Hi, this is Sandra Henry-Stocker, author of the “Unix as a Second Language” blog on NetworkWorld.
In this Linux tip, we’re going to look at bmon. It’s a graphical tool for looking at network bandwidth. Once installed, bmon can be started simply by typing “bmon”. How much data it then provides depends on the size of your terminal window.
As you can see, we get a lot of data displayed right away. The section down here where the graph is displayed doesn’t look like much, but the setting near the upper left corner shows that we’re currently looking at the loopback interface. Use your down arrow key and go down to the normal network interface and the graph will show a lot of activity. RX and TX display received and transmitted packets. Notice the units adjust to the stats – bytes and kilobytes. We also seem some measurements in the top area that by default are updated every second.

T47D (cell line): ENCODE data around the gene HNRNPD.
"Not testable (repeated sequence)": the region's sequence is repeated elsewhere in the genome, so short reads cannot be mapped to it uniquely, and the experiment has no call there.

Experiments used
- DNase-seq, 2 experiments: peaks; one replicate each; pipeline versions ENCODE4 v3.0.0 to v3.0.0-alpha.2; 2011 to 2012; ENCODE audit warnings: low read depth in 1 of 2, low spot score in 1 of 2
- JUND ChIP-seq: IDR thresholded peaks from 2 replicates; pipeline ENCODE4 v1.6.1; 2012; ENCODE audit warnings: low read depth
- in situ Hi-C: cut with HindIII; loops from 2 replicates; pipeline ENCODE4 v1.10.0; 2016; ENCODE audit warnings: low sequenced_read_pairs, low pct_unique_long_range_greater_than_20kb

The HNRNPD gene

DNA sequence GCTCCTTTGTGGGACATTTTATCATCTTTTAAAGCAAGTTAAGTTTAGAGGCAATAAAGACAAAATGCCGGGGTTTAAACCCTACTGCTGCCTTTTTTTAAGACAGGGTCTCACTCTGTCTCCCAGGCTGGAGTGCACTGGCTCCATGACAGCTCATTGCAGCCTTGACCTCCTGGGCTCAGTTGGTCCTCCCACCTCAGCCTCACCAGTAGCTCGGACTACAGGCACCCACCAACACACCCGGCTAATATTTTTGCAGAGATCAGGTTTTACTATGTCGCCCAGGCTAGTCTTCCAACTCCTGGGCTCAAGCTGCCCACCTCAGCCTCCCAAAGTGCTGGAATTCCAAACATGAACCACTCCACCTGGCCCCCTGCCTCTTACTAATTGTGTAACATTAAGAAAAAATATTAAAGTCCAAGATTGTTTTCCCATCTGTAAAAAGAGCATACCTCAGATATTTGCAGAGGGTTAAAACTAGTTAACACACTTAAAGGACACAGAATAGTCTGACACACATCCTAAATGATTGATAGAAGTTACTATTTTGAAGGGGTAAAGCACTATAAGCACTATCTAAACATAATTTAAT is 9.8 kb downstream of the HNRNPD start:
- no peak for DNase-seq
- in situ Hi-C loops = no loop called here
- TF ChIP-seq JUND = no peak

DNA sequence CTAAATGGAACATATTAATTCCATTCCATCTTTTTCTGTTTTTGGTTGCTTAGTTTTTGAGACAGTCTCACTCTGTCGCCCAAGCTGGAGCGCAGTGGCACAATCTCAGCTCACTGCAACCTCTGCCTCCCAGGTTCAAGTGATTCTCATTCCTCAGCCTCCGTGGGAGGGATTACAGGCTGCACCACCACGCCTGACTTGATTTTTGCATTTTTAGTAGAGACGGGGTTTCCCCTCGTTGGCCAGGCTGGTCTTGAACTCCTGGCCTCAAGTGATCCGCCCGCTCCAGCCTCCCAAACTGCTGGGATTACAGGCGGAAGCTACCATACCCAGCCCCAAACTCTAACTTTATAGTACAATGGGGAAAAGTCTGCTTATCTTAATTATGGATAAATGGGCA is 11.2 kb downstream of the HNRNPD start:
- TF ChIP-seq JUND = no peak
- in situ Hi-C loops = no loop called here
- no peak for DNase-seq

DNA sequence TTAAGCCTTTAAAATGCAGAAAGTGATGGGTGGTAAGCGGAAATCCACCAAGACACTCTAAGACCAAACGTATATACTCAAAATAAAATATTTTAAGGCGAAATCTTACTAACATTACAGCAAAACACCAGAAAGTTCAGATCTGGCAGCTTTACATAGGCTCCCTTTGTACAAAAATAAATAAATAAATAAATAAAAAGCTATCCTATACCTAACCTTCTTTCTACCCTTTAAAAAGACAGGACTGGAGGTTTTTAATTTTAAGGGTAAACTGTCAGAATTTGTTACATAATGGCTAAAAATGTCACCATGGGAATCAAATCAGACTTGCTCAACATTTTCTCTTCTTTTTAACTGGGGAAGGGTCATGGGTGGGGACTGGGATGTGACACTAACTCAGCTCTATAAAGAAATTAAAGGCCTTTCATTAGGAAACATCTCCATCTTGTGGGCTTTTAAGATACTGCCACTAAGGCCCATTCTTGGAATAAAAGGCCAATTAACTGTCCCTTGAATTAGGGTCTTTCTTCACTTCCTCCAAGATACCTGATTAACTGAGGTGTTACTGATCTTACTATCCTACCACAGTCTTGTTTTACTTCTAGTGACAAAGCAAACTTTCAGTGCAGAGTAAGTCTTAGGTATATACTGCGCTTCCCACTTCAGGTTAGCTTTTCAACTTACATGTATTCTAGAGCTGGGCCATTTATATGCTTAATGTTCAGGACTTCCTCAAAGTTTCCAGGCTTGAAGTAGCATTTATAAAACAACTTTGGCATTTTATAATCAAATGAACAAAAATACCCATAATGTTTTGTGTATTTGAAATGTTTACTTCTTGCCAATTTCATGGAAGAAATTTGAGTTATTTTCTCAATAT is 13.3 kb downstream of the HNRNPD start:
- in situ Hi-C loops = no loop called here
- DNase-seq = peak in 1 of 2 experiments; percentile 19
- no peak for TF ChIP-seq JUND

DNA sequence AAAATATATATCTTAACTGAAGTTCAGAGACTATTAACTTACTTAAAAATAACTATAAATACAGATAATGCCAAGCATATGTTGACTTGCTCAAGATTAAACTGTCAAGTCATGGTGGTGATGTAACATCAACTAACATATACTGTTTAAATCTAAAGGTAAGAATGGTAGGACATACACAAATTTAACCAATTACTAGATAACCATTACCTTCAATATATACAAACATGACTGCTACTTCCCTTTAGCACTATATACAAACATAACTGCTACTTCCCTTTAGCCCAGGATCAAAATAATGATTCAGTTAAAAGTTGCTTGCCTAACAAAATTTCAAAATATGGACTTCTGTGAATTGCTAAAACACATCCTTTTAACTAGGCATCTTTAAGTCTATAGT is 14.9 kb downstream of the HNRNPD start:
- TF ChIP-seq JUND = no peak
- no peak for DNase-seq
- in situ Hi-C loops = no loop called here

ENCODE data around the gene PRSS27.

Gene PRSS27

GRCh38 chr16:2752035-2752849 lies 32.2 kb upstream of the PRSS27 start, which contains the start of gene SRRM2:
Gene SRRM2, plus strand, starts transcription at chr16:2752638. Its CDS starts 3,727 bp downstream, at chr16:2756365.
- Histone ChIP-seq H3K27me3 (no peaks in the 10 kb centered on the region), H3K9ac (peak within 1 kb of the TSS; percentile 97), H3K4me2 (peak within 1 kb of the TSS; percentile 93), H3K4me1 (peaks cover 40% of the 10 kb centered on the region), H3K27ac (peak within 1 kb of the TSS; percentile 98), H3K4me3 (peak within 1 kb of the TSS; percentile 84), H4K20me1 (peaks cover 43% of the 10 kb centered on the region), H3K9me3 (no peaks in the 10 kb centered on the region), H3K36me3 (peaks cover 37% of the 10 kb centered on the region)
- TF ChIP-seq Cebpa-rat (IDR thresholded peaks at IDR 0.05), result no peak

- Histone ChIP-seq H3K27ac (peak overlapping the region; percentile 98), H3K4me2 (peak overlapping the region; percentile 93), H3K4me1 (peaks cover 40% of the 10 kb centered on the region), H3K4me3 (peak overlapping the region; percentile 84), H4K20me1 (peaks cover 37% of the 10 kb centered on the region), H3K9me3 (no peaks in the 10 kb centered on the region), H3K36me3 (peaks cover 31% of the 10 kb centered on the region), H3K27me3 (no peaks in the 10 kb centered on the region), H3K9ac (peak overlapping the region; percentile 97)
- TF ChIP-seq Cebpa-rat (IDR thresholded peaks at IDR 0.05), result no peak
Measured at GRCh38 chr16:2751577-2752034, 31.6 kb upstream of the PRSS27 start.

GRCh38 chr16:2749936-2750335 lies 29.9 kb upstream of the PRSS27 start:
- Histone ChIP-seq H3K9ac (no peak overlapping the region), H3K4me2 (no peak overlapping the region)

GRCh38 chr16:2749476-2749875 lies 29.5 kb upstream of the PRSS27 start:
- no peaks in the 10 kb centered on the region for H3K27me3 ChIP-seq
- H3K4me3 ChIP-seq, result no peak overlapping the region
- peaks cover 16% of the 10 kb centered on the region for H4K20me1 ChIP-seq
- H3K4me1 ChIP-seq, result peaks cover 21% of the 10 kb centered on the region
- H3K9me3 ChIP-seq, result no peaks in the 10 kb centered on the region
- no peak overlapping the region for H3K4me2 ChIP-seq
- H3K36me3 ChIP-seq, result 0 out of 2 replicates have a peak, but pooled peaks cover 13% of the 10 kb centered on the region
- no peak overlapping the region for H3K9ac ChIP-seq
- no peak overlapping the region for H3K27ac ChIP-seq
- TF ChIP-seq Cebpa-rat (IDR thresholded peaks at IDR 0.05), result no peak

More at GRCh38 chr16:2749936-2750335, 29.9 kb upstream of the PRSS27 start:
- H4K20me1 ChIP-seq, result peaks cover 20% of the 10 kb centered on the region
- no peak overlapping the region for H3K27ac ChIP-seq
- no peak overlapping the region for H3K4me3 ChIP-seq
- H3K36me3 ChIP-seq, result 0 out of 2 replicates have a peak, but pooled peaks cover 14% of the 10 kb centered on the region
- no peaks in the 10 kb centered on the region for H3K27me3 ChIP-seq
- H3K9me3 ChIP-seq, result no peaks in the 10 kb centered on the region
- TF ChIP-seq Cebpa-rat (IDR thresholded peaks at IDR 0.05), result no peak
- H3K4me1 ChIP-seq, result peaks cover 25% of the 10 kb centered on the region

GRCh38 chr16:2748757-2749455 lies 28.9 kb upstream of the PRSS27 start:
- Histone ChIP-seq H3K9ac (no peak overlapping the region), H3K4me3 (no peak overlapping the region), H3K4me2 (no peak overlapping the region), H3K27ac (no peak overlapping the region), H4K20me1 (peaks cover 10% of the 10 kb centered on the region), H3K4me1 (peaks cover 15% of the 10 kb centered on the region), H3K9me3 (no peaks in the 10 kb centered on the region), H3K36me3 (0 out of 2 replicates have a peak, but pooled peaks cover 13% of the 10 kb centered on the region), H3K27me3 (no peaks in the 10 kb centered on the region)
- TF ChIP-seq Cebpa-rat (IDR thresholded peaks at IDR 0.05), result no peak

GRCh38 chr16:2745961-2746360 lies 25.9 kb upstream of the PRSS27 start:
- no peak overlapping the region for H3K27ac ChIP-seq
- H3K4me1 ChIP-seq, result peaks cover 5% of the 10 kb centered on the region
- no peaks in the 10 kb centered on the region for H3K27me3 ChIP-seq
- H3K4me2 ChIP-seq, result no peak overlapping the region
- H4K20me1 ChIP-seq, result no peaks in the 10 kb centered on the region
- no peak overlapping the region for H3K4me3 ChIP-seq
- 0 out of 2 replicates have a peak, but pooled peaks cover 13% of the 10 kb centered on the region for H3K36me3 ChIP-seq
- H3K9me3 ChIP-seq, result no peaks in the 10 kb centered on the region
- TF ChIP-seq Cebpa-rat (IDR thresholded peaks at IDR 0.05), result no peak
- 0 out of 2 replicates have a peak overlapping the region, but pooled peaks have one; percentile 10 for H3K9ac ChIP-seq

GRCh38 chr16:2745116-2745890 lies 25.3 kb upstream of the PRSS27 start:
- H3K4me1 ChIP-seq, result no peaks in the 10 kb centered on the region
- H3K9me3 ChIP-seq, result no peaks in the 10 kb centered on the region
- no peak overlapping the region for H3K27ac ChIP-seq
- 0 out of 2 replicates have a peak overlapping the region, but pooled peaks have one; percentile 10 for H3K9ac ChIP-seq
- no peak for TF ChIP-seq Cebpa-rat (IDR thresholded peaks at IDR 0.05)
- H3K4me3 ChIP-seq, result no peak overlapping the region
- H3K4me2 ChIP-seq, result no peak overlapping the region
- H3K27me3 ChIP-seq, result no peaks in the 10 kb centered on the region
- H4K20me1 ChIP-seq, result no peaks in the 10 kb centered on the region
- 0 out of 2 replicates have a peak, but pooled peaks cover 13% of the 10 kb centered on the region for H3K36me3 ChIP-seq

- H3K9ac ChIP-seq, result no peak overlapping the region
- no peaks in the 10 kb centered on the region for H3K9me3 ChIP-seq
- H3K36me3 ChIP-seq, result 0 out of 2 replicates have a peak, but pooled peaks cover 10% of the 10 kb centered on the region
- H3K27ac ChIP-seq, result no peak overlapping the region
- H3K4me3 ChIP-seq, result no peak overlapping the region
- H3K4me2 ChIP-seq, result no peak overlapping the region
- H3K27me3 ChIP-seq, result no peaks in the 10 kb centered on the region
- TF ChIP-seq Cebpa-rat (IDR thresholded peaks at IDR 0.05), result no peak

RX bps – received bits per second
TX bps – transmitted bits per second
pps – packets per second
As you can see, this system is sending out a lot more packets than it’s receiving. The fact that I’m running this tool remotely is certainly contributing to that.
With a large enough screen, you can also bring up additional and very detailed statistics. As the hints on the screen suggest, type d to get detailed stats and i for additional information. The screen I’m using now has 143 columns and 44 rows.
If you want a little help, you can bring up a quick reference by pressing ?. You can press q to go back to the normal display. If you press q again, bmon will ask to confirm you request to quit. Press y and you’ll be back on the command line.
That’s your Linux tip for bmon. If you have questions or would like to suggest a topic, please add a comment below. And don’t forget to subscribe to the IDG Tech(talk) channel on YouTube.
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